Figure 1 depicts the yields obtained by traditional farming and smart farming in 4 crops. The increase in yield was obtained with reduced input application (Nitrogen, Phosphorus and Potassium fertilizers were applied at 49%, 73% and 57%, respectively as against the dosages in TF). The yields obtained through SF for Sweet potato, Cassava, Banana and Elephant Foot Yam (EFY) and Banana eCBSF yields were 218%, 187%, 152 % and 218% respectively, much higher than the corresponding TF yield.

Figure 1: Comparison of eCBSF and TF

The potential yields (potY) predicted by the system through computer simulation are presented in Figures 2 and 3. Yield gap reduction is the main advantage of this technology. In the case of cassava and sweet potato the normal yield gap is around 50-60%. Through eCBSF, this gap is reduced to 5% and 8% for cassava and sweet potato, respectively.

Figure 2: Yield gap reduction in cassava by e-CBSF

Figure 3: Yield gap reduction in sweet potato by e-CBSF

Implementation of eCBSFS in the fields are expected to benefit the farmers through more automation as well as increased yield at reduced input application. The yield increase is mainly because the crop is getting the required inputs whenever it is needed. It is given as per the requirement of the crop, and hence whatever is given is fully absorbed by the crop without wasting anything and leaving it in the soil, which might have led to environmental pollution. With financial support from the Kerala State Planning Board, another study was conducted at two panchayats in Malappuram district, Kerala, to demonstrate eCBSF in cassava. This was also done for developing Artificial Intelligence-based self-learning models to make e-Crop intelligent so that it can be easily adapted to any crop.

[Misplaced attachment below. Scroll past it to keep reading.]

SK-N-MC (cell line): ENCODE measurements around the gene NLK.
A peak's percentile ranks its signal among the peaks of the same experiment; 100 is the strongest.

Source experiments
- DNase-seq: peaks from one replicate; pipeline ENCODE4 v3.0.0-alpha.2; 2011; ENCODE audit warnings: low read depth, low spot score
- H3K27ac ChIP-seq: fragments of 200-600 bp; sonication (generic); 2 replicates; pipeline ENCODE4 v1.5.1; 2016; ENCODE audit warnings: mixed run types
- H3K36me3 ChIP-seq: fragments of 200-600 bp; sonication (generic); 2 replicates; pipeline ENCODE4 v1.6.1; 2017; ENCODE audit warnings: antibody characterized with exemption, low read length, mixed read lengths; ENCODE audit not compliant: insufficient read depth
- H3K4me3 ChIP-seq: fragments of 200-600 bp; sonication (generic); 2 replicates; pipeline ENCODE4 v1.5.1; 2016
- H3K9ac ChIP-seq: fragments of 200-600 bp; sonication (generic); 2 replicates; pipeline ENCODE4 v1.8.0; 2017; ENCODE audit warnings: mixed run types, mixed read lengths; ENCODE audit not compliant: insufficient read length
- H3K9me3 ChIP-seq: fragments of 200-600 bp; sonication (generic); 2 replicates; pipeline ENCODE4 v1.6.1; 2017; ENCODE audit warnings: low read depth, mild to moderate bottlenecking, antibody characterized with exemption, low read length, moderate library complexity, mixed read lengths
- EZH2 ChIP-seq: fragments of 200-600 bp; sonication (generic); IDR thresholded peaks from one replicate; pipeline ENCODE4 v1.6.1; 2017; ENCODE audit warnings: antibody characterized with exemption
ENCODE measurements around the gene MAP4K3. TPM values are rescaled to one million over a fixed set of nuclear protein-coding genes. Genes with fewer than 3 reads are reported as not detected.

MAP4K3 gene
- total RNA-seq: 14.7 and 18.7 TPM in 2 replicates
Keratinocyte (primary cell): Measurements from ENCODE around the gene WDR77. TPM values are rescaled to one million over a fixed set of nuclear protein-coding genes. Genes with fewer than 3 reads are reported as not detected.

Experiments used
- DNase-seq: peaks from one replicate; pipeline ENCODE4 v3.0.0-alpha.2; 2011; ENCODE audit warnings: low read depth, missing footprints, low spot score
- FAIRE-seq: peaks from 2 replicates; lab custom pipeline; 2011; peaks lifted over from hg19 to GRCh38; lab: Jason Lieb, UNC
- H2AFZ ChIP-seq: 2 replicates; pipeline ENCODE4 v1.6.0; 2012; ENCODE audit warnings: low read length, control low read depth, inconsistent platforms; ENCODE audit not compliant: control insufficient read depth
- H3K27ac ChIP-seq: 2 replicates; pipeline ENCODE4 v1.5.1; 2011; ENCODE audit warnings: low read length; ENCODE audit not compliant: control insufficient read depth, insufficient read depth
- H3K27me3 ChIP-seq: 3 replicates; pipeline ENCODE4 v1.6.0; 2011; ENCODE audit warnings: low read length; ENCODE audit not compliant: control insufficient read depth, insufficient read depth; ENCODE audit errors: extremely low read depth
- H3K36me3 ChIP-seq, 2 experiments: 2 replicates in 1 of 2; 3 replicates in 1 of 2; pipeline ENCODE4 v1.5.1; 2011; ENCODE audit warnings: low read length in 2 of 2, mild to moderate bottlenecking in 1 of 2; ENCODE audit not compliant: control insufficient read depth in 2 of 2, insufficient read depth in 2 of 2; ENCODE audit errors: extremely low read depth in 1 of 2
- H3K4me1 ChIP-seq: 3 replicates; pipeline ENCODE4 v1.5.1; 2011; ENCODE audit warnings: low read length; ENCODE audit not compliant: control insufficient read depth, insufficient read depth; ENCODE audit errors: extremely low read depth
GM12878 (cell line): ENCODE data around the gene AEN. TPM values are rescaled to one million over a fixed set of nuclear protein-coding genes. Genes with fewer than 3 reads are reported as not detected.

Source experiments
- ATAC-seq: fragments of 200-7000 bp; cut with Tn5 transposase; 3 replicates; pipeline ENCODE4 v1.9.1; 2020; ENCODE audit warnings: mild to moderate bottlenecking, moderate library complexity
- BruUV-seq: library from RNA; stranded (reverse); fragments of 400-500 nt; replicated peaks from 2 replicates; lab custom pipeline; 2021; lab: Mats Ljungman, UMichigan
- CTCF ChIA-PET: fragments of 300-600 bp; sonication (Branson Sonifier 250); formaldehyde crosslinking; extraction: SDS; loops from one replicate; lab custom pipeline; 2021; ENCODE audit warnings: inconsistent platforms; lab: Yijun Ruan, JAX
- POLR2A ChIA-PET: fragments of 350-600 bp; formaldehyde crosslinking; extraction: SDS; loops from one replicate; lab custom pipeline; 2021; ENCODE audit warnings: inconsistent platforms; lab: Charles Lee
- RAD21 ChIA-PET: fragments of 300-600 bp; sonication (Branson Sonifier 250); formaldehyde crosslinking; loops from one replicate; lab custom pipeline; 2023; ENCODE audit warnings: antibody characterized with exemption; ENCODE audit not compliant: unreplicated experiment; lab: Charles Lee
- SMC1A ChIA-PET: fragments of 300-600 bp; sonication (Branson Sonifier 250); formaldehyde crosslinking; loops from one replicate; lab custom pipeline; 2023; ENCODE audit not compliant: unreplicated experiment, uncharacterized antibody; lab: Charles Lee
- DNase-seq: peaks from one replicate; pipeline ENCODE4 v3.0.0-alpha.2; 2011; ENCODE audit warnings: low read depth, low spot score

Many are uneasy about the cost of smart farming technology. There is a general belief that small and marginal farmers cannot afford to adopt this technology. Another fear is that it leads to unemployment in the farm sector. Though the initial cost for setting up smart farming is high its benefits are innumerable. The total cost of setting up an e-Crop device is approximately INR 5 lakhs (approx. USD 6100), which includes the cost of the device also.  One device caters to the farming needs of approximately 20 sq km area. Almost 1000-2000 small farmers with average landholding of 1 ha may be contained within this area.

Each farmer in this area therefore incurs a meagre cost of just INR 200-300 for setting up the eCBSF facility. This is in reference to the situation in Kerala. Once set up, it can be maintained for years with some very small maintenance cost. In states, such as Kerala, where collective efforts like group farming is already in practice, adoption of this technology is a feasible option.


Smart farming is not a new concept. It is getting enriched day by day with the developments in ICT and AI. Developed countries have already jumped into smart farming to realize another green revolution with this technology. We shouldn’t wait for a long time to adopt SF and the time is right now.  Another green revolution through smart farming can revitalize our entire economy. Let us show the world how to do it and become a world leader in smart farming.


Mithra VSS. 2019. Electronic crop (e-Crop): An intelligent IoT solution for optimum crop production. Pages 177–189 in Advances in Information and Communication Technologies for adapting agriculture to climate change II (Corrales J, Angelov P and Iglesias J. eds). AACC 2018. Advances in intelligent systems and computing, Vol. 893. Cham: Springer.

  1. YouTube link on e-Crop:
  2. YouTube link on success story of eCBSF:
  3. YouTube link on success story of eCBSFS:

Dr VS Santhosh Mithra, Principal Scientist (Computer Applications in Agriculture), ICAR-Central Tuber Crops Research Institute, Thiruvananthapuram, Kerala, India. (Email: